300 South Broadway Tower

Renovations and new residential construction in downtown St. Louis, Washington Avenue, the Old Post Office, etc.
First unread post458 posts
To elaborate... Real estate trades on cash flow. Any decent sized surface lot nearby would cost more than this building; any garage nearby would cost in the ballpark of 10 - 15x the price of this building. In most cities, there isn't such a discrepancy between parking facilities and leasable buildings, but there definitely is in STL.

If we had ANY job growth, perhaps office demand would be such that BUILDINGS would trade at sky-high prices, but unfortunately that isn't the case and parking is making a killing. Instead of shaking our fingers at city leaders for approving development incentives, we should be asking how they are going to reverse a decades-long trend of job loss.
^^Very true. A one-story office building in Ladue just sold for $9 million. Whereas 1010 Market--a 20-story office building downtown--just sold for under $5 million.
kinger wrote:
Fri May 11, 2018 8:38 am
If we had ANY job growth, perhaps office demand would be such that BUILDINGS would trade at sky-high prices, but unfortunately that isn't the case and parking is making a killing.
Not disagreeing with your larger point on real estate, but I do think we have some job growth downtown. But more definitely is needed; also some better data to know more precisely where we are would be nice.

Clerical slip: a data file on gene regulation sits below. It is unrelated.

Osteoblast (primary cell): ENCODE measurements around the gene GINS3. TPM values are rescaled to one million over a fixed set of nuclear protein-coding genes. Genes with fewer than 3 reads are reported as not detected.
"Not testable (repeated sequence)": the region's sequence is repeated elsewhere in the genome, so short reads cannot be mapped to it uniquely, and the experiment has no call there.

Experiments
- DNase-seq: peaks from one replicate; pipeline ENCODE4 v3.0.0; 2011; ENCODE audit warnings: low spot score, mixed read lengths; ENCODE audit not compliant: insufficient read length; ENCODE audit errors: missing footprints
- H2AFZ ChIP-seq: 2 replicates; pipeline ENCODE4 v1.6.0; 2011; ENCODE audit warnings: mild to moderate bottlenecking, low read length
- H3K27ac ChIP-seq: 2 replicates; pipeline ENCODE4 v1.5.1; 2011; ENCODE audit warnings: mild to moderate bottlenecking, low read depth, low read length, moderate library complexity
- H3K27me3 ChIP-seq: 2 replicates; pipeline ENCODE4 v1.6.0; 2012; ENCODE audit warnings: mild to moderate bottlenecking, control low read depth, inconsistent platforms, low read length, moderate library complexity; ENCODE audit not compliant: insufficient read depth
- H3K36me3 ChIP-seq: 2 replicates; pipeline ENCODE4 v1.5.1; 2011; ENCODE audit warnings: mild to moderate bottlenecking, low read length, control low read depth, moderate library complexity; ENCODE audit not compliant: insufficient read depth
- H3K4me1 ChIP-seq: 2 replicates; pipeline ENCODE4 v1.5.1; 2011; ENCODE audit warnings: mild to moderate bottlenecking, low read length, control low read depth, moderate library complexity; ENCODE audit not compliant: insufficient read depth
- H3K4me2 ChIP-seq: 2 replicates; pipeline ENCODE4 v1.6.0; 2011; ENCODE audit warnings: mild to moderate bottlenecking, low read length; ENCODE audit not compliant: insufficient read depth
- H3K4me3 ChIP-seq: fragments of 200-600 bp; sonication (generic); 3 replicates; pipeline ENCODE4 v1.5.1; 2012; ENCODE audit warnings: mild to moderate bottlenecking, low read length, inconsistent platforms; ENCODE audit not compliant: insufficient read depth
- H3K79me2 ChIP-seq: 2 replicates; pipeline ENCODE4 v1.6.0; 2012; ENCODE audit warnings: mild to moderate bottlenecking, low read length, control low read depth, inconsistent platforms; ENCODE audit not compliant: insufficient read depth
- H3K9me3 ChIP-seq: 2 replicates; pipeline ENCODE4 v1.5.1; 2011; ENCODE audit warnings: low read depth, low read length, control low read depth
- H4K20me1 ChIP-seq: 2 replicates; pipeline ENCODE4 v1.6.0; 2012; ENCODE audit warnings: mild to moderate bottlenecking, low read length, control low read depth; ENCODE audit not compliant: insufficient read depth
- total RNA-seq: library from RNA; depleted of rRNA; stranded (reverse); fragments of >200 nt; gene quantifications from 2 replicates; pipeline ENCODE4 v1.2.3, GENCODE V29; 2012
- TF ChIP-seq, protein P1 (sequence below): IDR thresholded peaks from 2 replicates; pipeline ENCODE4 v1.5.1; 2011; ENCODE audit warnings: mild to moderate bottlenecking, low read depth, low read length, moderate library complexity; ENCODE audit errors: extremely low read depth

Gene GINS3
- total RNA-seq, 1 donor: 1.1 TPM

I would say that we would need like 10-20x the growth we currently have to see a major shift in real estate valuation.
If Ballpark village was built out, Cupples X, Cupples 7, the greenspace in front of the Eagleton Courthouse, Mike Shannons, and the Millineum site were all active and occupied i would have less stomach pains about this project. On it surface the building is a very nice respectable building. If building this building means that Ballpark VIllage doesn't fill its site, or Cupples X never gets off the ground do we net out in the positive compared to that scenario. As a microcosm we are obviously trading up, but as an ecosystem it seems like a shame to not build on an even more impactful site.

The rub of course is the developer sees being adjacent to the ballpark with views of the interior as a primary selling point of the project. If that wasn't a driving factor the building could go practically anywhere within downtown and there are a TON of cheaper lots than the relative value of the building they are proposing to tear down.
^ Yes, you could make that argument that it should be built on any of the much cheaper lots to be had in downtown and the point will be made if a 50-story breaks ground on North Broadway on the other side of downtown. Heck, you would expect the same for Drury to move ahead with a tower for Laclede's Landing on a surface parking lot it already owns.